It was completely surrounded by people, three lines dense. One might, at the very least, have expected an unusually bad-tempered match. But far from it. After each foul the perpetrator instantly and with a sharp bow, apologised. No bad blood. No edge, on or off the pitch. Good humour prevailed, and lots of laughter, as if a circus had come to town.

The game was the brainchild of Aloisea Inyumba, a small, sweet-natured but passionately driven woman who was now governor of Kigali province and had previously chaired the National Reconciliation Commission, perhaps the most difficult job ever devised. Imagination was required and, as she put it, "one of the best ideas we ever had" was to use football to bring Hutus and Tutsis together.

The Hutu prisoners lost the game, one-nil, and the Independentís reporter, John Carlin, asked one of the players, named Jean-Marie, whether it had been a fair result. "That is not important. The important thing is that we are playing. Most of all I am happy to have this chance to come together and be accepted by these people whose relatives we killed."

After the game, after the players had shaken hands, had he felt at all intimidated by the presence of so many of the people whose relatives he had helped to kill? "No, the people have accepted our repentance for the terrible things that we did and they have accepted us with good heart and good hospitality," Jean-Marie said.

Was this for real? Had people really forgiven the killers? Had the killers truly atoned for their crimes? John Carlin put these questions to Inyumba. "Well, you saw it for yourself", she replied. "Our approach as a government is that we must not dwell on the past. That can only poison things. We must do what is best for the future."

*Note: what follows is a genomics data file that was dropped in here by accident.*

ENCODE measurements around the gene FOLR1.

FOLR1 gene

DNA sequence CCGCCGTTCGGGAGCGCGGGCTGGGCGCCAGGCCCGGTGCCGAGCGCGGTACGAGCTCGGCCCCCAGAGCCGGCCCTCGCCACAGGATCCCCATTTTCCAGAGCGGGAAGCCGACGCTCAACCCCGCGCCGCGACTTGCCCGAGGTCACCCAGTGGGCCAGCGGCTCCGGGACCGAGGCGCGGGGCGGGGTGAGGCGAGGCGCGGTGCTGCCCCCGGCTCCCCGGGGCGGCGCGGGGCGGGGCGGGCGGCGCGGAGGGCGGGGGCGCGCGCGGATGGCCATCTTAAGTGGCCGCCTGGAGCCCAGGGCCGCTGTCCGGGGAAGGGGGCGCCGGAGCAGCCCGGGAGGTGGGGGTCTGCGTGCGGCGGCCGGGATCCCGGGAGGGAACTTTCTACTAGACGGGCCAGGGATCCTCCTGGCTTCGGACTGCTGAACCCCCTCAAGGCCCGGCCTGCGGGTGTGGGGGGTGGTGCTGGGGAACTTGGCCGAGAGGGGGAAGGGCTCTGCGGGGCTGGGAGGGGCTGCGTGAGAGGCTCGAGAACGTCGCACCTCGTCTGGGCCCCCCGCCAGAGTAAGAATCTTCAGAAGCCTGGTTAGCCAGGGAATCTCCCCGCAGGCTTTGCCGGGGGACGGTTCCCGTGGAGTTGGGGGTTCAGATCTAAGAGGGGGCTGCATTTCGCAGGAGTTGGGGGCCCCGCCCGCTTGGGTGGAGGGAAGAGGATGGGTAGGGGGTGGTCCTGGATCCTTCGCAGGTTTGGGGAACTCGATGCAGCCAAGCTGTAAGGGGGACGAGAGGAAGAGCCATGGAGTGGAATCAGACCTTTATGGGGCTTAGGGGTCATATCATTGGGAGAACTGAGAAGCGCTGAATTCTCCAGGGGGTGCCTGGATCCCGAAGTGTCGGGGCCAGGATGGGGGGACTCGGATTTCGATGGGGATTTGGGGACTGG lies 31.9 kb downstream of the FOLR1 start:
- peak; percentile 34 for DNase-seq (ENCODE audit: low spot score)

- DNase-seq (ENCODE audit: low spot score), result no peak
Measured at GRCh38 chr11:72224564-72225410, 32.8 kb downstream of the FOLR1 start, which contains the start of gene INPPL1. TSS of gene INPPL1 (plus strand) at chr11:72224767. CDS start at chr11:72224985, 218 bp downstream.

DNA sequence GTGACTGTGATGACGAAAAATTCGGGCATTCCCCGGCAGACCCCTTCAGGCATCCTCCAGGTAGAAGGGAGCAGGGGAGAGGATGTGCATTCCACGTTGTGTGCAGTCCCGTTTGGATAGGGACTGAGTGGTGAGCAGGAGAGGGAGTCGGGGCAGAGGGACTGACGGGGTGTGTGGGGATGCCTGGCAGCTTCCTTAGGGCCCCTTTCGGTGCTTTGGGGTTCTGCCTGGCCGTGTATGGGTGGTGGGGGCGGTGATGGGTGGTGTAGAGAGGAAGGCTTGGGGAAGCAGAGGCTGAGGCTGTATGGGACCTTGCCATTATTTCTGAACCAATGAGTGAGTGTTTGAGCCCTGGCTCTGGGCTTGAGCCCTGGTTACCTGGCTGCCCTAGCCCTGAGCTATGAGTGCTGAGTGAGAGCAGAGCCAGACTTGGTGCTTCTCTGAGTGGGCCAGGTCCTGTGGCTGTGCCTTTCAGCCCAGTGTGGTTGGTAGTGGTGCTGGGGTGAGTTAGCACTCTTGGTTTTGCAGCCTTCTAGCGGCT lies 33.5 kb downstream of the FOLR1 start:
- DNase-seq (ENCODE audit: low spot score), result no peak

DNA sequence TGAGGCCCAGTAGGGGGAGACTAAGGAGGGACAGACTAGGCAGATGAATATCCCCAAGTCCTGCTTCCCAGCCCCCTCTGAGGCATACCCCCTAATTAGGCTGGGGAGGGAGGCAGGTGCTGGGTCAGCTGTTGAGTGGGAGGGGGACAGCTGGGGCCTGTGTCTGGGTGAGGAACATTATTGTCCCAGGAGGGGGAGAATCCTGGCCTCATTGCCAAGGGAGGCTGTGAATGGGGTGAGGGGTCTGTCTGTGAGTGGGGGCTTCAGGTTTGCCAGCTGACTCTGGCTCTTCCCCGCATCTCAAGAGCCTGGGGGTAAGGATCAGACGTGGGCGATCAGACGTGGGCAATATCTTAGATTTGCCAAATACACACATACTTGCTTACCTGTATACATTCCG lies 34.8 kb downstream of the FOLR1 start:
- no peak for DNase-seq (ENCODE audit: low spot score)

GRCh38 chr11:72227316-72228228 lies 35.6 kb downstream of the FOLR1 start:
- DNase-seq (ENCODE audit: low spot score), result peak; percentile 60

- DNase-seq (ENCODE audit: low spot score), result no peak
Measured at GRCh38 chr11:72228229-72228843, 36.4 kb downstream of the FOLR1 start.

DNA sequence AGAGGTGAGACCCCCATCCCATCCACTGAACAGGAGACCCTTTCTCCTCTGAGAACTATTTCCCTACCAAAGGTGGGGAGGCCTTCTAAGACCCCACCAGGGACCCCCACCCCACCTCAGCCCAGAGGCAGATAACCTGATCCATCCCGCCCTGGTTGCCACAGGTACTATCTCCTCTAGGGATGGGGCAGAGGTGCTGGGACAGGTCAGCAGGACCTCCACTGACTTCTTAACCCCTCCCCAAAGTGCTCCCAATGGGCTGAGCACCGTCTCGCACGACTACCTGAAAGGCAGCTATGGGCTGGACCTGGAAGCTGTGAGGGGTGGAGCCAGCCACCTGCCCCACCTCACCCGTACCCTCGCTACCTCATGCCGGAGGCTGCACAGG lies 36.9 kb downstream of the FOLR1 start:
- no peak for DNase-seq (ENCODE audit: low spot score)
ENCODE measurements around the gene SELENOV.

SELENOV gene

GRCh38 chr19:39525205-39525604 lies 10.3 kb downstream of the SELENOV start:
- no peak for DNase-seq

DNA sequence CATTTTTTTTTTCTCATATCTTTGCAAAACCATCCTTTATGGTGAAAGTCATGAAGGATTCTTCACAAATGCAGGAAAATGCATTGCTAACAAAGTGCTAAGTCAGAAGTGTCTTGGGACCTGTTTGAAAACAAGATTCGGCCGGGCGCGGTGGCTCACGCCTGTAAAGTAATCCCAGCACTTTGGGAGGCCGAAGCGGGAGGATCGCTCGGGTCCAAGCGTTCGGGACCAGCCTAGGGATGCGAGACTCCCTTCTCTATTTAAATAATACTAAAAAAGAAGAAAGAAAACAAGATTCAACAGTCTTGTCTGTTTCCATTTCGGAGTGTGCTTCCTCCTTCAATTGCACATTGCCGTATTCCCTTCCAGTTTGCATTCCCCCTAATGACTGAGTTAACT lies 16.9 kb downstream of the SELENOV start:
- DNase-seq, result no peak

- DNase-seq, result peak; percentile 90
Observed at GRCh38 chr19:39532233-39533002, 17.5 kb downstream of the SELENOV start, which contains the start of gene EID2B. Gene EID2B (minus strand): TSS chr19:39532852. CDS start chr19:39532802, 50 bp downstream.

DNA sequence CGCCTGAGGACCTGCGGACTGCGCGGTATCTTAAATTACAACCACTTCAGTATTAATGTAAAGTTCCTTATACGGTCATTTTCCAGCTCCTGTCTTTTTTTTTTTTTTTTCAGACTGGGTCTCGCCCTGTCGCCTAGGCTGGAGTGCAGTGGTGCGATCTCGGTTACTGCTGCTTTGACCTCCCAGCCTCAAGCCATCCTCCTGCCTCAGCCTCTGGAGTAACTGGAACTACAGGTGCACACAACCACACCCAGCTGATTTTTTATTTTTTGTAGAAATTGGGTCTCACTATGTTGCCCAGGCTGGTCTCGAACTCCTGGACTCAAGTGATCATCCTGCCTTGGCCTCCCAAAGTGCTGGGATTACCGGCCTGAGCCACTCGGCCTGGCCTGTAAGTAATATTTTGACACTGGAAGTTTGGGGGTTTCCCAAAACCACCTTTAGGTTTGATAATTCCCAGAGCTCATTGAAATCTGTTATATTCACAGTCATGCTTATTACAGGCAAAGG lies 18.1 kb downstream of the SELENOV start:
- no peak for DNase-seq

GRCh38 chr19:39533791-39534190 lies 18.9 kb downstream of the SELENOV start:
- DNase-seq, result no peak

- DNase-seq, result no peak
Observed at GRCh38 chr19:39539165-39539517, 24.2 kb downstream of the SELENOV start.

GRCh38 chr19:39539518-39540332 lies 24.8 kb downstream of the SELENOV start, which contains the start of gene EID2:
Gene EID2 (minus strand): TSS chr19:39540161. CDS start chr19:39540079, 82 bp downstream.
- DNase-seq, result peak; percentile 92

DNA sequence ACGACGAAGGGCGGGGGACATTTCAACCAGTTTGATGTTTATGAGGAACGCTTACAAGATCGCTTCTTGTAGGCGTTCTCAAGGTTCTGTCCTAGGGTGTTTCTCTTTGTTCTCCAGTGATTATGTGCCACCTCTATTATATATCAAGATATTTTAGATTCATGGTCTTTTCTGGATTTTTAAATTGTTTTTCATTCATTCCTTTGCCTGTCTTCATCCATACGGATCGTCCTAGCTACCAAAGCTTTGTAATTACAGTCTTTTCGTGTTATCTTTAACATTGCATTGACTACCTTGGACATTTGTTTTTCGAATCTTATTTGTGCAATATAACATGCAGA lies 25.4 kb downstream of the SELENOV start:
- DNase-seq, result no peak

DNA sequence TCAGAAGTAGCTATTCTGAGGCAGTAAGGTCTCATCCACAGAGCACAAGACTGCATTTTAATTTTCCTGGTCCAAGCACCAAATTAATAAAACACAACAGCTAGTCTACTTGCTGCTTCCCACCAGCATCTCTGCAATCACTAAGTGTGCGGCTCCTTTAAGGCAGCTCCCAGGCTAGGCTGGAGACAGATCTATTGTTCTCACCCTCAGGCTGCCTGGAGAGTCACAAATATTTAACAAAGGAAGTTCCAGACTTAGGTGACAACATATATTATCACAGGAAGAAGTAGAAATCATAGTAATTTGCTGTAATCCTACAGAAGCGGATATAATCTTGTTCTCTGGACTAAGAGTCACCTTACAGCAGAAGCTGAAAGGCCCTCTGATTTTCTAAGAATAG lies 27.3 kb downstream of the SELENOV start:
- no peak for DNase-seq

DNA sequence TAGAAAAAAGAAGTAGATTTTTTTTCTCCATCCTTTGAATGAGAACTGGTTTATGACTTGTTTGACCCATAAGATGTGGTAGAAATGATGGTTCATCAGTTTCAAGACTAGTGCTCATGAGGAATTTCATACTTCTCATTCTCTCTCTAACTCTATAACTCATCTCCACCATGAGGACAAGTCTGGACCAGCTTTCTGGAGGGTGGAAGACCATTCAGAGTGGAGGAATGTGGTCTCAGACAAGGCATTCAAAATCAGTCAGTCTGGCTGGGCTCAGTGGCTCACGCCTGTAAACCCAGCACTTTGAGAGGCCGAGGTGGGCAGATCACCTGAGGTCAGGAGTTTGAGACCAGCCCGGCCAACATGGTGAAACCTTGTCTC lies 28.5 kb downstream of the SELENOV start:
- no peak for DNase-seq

Perhaps today, if we are faced personally or from the news bulletins, with situations where reconciliation seems impossible, being aware of the resurrecting power of forgiveness such as this can give us hope.


In a tongue-in-cheek attempt to produce the first review of the new 870 page Harry Potter book, the Guardian set up a team. Six people would read a sixth each when it was published at midnight on Friday and their comments would be put together in time for Saturday morningís paper. Iím not sure how much each reader got out of their sixth. I expect they rather looked forward to reading what came earlier. It would help them understand better why the characters behaved the way they did.

When we begin to get to know people, friends of friends, or potential friends, or colleagues, all we see is a chunk of their lives. We donít know their past and we certainly donít know their future. As we get to know them better and learn about their past, we develop a clearer understanding of why they are how they are. Seeing people in their context usually leads to caring for them more.

The Guardian reading team was no doubt also glad to see how the story continued after the section they were allocated. So too, we take pleasure in seeing how the lives of our friends develop. But they are not living in a book and we are not viewing their future from a distance. We are part of the plot. How we relate to them, how we support and encourage them, the sort of things we choose to do together, all these will affect our friendsí futures.

Today, letís celebrate the part we play in each otherís lives and make sure the impact we have on others will contribute to a richer future for them.